Toward greater sustainability: how investing in soil health may enhance maize productivity in Southern Africa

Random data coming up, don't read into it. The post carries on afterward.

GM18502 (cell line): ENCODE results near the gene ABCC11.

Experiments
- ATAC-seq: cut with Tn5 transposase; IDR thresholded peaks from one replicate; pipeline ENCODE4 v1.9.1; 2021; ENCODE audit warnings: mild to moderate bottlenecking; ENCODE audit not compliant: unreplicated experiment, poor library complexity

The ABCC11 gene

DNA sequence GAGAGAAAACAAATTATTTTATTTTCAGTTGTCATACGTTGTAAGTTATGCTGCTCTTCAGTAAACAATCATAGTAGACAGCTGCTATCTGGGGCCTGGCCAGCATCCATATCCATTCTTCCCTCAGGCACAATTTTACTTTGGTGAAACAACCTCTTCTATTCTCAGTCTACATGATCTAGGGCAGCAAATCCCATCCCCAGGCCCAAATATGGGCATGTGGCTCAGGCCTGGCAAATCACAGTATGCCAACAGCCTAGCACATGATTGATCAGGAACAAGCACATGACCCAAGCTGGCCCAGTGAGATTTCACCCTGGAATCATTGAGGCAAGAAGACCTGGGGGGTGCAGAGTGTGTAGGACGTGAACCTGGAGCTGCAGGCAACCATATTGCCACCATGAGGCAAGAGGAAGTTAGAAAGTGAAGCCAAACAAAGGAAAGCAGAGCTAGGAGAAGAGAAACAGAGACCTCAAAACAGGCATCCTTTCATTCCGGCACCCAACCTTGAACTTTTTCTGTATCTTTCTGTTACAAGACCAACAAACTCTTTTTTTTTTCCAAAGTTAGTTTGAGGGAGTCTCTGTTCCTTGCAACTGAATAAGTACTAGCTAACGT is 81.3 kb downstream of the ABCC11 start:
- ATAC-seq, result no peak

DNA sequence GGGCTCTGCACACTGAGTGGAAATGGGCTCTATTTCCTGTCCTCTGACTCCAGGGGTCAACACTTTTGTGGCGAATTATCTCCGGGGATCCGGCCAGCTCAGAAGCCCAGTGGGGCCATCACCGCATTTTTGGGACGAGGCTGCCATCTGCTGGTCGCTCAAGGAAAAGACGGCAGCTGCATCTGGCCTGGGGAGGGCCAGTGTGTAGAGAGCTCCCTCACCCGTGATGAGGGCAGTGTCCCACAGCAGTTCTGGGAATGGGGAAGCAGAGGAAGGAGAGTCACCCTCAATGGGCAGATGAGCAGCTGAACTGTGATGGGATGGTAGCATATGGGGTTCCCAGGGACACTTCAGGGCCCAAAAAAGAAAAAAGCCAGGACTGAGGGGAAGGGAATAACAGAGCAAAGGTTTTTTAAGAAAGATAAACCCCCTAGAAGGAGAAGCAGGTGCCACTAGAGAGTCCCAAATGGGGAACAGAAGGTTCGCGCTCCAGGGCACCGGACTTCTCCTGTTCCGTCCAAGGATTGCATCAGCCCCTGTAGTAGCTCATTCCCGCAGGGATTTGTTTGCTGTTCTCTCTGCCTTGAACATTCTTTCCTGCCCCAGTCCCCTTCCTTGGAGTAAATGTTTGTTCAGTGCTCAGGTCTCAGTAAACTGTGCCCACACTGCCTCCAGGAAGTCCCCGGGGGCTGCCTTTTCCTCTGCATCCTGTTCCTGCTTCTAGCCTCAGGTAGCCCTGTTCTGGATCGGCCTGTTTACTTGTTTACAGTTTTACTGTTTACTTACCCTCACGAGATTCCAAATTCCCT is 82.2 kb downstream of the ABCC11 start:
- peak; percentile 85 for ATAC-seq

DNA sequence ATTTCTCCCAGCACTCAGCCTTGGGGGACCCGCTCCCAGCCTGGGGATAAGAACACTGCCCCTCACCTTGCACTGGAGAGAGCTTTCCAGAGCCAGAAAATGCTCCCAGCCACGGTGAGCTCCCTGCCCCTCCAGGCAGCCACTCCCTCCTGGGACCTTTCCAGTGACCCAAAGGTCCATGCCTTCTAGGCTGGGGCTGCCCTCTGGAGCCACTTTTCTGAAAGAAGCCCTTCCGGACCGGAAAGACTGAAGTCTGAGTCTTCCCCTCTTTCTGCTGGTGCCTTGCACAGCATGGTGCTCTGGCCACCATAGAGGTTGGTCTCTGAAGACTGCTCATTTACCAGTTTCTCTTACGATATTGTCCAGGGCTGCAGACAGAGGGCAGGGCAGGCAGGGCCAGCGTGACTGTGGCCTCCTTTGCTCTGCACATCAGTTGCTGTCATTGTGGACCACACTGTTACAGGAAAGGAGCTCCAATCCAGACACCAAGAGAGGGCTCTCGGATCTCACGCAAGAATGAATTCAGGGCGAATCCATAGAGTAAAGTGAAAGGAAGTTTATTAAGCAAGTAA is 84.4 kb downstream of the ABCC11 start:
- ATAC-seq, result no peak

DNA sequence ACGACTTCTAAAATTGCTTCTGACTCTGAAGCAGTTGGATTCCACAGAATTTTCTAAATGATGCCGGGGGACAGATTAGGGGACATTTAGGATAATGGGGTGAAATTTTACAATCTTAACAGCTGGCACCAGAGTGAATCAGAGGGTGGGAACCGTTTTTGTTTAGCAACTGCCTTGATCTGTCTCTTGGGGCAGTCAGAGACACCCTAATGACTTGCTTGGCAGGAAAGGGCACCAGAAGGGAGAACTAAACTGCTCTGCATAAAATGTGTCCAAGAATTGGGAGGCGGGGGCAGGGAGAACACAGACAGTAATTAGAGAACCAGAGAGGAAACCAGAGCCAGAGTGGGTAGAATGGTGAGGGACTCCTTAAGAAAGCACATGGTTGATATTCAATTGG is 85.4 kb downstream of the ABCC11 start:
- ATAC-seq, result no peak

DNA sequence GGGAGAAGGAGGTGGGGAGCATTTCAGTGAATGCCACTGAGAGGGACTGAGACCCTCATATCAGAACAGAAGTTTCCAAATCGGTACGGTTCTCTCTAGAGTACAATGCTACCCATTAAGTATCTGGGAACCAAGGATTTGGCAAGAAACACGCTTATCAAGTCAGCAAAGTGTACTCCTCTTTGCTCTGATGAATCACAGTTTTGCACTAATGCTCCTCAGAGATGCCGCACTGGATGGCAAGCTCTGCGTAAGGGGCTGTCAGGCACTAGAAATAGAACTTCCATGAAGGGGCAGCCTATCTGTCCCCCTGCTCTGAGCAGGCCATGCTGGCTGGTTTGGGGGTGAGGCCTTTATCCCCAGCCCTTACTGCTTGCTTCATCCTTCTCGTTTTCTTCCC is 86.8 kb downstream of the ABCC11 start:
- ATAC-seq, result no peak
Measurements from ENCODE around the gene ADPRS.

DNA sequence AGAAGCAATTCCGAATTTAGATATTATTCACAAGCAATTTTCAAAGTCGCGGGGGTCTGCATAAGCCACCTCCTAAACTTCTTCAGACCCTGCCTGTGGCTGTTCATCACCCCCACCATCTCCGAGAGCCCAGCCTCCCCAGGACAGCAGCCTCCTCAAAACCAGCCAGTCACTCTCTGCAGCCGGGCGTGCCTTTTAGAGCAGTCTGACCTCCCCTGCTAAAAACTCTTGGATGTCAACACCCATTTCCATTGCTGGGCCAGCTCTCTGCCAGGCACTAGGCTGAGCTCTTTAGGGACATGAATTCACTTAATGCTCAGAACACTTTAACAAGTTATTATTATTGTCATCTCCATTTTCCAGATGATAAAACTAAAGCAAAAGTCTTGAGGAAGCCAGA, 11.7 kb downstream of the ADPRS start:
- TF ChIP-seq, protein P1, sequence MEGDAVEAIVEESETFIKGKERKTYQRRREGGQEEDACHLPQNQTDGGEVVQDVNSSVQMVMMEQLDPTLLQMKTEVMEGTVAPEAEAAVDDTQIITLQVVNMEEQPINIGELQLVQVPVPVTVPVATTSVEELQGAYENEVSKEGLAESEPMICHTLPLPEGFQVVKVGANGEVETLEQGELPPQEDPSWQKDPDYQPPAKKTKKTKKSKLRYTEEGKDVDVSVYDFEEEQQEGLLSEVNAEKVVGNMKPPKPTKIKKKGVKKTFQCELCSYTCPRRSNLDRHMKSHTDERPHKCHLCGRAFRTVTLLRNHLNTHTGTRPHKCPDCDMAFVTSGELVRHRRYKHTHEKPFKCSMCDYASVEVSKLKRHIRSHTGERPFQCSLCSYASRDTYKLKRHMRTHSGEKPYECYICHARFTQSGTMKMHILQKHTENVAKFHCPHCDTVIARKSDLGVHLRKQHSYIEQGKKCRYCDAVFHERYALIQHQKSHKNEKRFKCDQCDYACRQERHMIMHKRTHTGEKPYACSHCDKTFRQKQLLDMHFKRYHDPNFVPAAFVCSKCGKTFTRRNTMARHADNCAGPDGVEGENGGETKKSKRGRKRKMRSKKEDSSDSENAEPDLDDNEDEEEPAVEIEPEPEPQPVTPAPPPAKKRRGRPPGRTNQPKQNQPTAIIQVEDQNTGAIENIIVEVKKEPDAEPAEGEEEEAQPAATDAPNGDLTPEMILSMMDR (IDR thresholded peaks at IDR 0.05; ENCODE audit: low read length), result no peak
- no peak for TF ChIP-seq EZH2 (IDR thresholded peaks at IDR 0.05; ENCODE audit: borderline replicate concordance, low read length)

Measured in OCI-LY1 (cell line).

Climate change and soil fertility decline are major threats to smallholder farmers’ food and nutrition security in southern Africa, and cropping systems that improve soil health are needed to address these challenges. Cropping systems that invest in soil organic matter, such as no-tillage (NT) with crop residue retention, have been proposed as potential solutions. However, a key challenge for assessing the sustainability of NT systems is that soil carbon (C) stocks develop over long timescales, and there is an urgent need to identify trajectory indicators of sustainability and crop productivity. Here we examined the effects of NT as compared with conventional tillage without residue retention on relationships between soil characteristics and maize (Zea mays L.) productivity in long-term on-farm and on-station trials in Zimbabwe. Our results show that relationships between soil characteristics and maize productivity, and the effects of management on these relationships, varied with soil type. Total soil nitrogen (N) and C were strong predictors of maize grain yield and above-ground biomass (i.e., stover) in the clayey soils, but not in the sandy soils, under both managements. This highlights context-specific benefits of management that fosters the accumulation of soil C and N stocks. Despite a strong effect of NT management on soil C and N in sandy soils, this accrual was not sufficient to support increased crop productivity in these soils. We suggest that sandy soils should be the priority target of NT with organic resource inputs interventions in southern Africa, as mineral fertilizer inputs alone will not halt the soil fertility decline. This will require a holistic management approach and input of C in various forms (e.g., biomass from cover crops and tree components, crop residues, in combination with mineral fertilizers). Clayey soils on the other hand have greater buffering capacity against detrimental effects of soil tillage and low C input.